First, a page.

Our monthly look at what’s been happening in the diesel world.
Former VW Exec Jailed for 7 Years
The aftermath of ‘Dieselgate’ continues as Oliver Schmidt, the general manager of VW’s environmental and engineering office in Michigan, was handed a seven-year prison sentence by Detroit judge, Sean Cox. Schmidt was also handed a $400,000 fine.
“It is my opinion that you are a key conspirator in this scheme to defraud the United States,” Cox told Schmidt during sentencing. “You saw this as your opportunity to shine … and climb the corporate ladder at VW.”
Schmidt apologized for his wrong doings by saying, “I made bad decisions and for that I am sorry.”
Not as sorry as VW shareholders are as the scandal has cost VW the best part of $30 billion to date.
Firepunk Investigate Exploding Engine
A triple-turbo, 6.7-liter, 140 psi, Cummins engine suddenly exploded at Firepunk Diesels in Plain City Ohio. Thankfully no one was hurt but it left owner Lavon Miller scratching his head as to what caused it.
“It’s about 3 years old and has seen a good bit of abuse”, Miller told Jalopnik.com, “but that doesn’t quite explain the explosion”.
Miller’s passion for powerful engines has seen his Firepunk team win many competitions and this setback will not see him take his foot off the gas anytime soon.
Wärtsilä Launch Upgraded Version of their Wärtsilä 20 Diesel Engine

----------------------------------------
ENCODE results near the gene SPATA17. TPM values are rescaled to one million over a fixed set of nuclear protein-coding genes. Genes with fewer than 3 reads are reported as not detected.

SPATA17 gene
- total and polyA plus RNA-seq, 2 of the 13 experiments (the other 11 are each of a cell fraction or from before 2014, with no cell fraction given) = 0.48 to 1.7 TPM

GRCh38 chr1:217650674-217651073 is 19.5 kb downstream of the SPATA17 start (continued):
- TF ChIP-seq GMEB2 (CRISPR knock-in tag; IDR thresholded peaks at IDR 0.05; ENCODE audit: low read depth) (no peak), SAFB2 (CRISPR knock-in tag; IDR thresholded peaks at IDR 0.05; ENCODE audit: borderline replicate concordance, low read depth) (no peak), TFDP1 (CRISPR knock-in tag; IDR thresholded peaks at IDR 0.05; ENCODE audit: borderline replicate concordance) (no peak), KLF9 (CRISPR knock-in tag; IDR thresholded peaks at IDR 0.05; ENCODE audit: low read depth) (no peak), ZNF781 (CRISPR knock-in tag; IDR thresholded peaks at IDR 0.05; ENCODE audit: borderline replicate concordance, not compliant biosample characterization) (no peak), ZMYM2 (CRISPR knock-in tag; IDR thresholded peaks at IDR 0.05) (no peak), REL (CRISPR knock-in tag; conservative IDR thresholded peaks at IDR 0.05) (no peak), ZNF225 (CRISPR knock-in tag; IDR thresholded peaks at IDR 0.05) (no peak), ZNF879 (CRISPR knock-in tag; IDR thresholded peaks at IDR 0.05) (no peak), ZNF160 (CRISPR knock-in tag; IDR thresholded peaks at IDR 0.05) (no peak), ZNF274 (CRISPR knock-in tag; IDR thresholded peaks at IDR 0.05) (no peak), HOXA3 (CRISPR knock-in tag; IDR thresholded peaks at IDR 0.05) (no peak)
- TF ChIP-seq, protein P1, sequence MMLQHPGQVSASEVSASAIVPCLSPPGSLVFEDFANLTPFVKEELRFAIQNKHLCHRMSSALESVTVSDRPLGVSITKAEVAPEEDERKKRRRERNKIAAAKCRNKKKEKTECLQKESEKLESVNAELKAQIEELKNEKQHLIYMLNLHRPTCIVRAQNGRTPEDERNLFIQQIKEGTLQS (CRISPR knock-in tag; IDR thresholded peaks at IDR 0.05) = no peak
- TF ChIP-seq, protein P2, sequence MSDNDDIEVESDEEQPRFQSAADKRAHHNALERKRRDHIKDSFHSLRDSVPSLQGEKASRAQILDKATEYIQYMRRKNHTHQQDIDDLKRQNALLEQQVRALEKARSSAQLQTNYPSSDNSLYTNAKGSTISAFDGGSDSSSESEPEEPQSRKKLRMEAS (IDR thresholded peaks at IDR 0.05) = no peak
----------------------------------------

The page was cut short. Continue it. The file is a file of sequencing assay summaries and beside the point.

The new Wärtsilä 20 has been launched at the Marintec Conference and Expo in Shanghai, China.
Predominantly a ship engine, The Wärtsilä 20, is well known for its salubrity and reliability and thousands have been sold since its inception over 25 years ago, but their newer version could be a game changer. Vice President of Wärtsilä Marine, Stefan Wilk, explains “The new Wärtsilä 20 engine has the best power-to-weight ratio on the market in its segment. This provides an exciting value proposition for owners of ships where a light yet powerful engine is an advantage,”
As the new engine is essentially an upgrade means that the compatibility of the parts will not be greatly reduced, and the maintenance procedures will be unchanged. But what kind of power can we expect from this upgrade?
The cylinder output has been increased from 185kW to 220kW so fewer cylinders will be needed when installing 60Hz generating sets, making them lighter and more compact, increasing the bollard pull capacity on support vessels. Wärtsilä’s new tug range, the HYTug, will all have the latest Wärtsilä engine included, as well as integrated and power management systems.
It will still be able to switch between MDO and HFO without interruption of power and remains fully compliant with IMO Tier II exhaust regulations. IMO Tier III compliance is also available as an option.
To Buy Diesel or Not To Buy Diesel – That Is The Question?